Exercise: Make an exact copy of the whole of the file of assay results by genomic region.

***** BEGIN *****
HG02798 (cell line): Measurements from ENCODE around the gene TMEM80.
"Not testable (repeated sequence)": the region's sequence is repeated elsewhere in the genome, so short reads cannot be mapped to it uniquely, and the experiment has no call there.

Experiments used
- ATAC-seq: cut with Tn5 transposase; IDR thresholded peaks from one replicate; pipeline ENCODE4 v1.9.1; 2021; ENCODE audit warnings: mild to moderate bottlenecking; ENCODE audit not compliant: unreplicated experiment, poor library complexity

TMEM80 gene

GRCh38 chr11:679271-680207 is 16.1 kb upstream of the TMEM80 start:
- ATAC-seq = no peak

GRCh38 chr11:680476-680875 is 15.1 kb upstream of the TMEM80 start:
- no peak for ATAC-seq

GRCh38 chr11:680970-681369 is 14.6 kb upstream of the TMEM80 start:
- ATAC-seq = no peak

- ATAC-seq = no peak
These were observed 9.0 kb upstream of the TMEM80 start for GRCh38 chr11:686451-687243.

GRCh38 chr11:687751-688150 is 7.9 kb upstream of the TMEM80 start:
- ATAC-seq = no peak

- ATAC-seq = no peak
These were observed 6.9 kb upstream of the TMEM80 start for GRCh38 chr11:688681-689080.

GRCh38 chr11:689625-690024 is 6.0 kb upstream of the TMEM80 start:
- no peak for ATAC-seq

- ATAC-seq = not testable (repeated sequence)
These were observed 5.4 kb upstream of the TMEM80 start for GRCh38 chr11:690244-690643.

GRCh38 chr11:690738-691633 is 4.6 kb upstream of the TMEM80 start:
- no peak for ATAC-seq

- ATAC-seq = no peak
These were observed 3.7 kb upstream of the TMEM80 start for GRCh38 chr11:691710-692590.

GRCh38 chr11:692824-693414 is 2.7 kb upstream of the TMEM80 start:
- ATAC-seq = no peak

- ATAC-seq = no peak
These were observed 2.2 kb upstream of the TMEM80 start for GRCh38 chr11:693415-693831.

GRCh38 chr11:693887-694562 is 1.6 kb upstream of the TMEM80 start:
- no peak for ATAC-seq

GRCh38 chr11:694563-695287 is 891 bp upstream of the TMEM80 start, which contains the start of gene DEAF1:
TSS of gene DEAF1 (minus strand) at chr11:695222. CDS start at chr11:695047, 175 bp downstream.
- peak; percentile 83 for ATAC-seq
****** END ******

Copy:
HG02798 (cell line): Measurements from ENCODE around the gene TMEM80.
"Not testable (repeated sequence)": the region's sequence is repeated elsewhere in the genome, so short reads cannot be mapped to it uniquely, and the experiment has no call there.

Experiments used
- ATAC-seq: cut with Tn5 transposase; IDR thresholded peaks from one replicate; pipeline ENCODE4 v1.9.1; 2021; ENCODE audit warnings: mild to moderate bottlenecking; ENCODE audit not compliant: unreplicated experiment, poor library complexity

TMEM80 gene

GRCh38 chr11:679271-680207 is 16.1 kb upstream of the TMEM80 start:
- ATAC-seq = no peak

GRCh38 chr11:680476-680875 is 15.1 kb upstream of the TMEM80 start:
- no peak for ATAC-seq

GRCh38 chr11:680970-681369 is 14.6 kb upstream of the TMEM80 start:
- ATAC-seq = no peak

- ATAC-seq = no peak
These were observed 9.0 kb upstream of the TMEM80 start for GRCh38 chr11:686451-687243.

GRCh38 chr11:687751-688150 is 7.9 kb upstream of the TMEM80 start:
- ATAC-seq = no peak

- ATAC-seq = no peak
These were observed 6.9 kb upstream of the TMEM80 start for GRCh38 chr11:688681-689080.

GRCh38 chr11:689625-690024 is 6.0 kb upstream of the TMEM80 start:
- no peak for ATAC-seq

- ATAC-seq = not testable (repeated sequence)
These were observed 5.4 kb upstream of the TMEM80 start for GRCh38 chr11:690244-690643.

GRCh38 chr11:690738-691633 is 4.6 kb upstream of the TMEM80 start:
- no peak for ATAC-seq

- ATAC-seq = no peak
These were observed 3.7 kb upstream of the TMEM80 start for GRCh38 chr11:691710-692590.

GRCh38 chr11:692824-693414 is 2.7 kb upstream of the TMEM80 start:
- ATAC-seq = no peak

- ATAC-seq = no peak
These were observed 2.2 kb upstream of the TMEM80 start for GRCh38 chr11:693415-693831.

GRCh38 chr11:693887-694562 is 1.6 kb upstream of the TMEM80 start:
- no peak for ATAC-seq

GRCh38 chr11:694563-695287 is 891 bp upstream of the TMEM80 start, which contains the start of gene DEAF1:
TSS of gene DEAF1 (minus strand) at chr11:695222. CDS start at chr11:695047, 175 bp downstream.
- peak; percentile 83 for ATAC-seq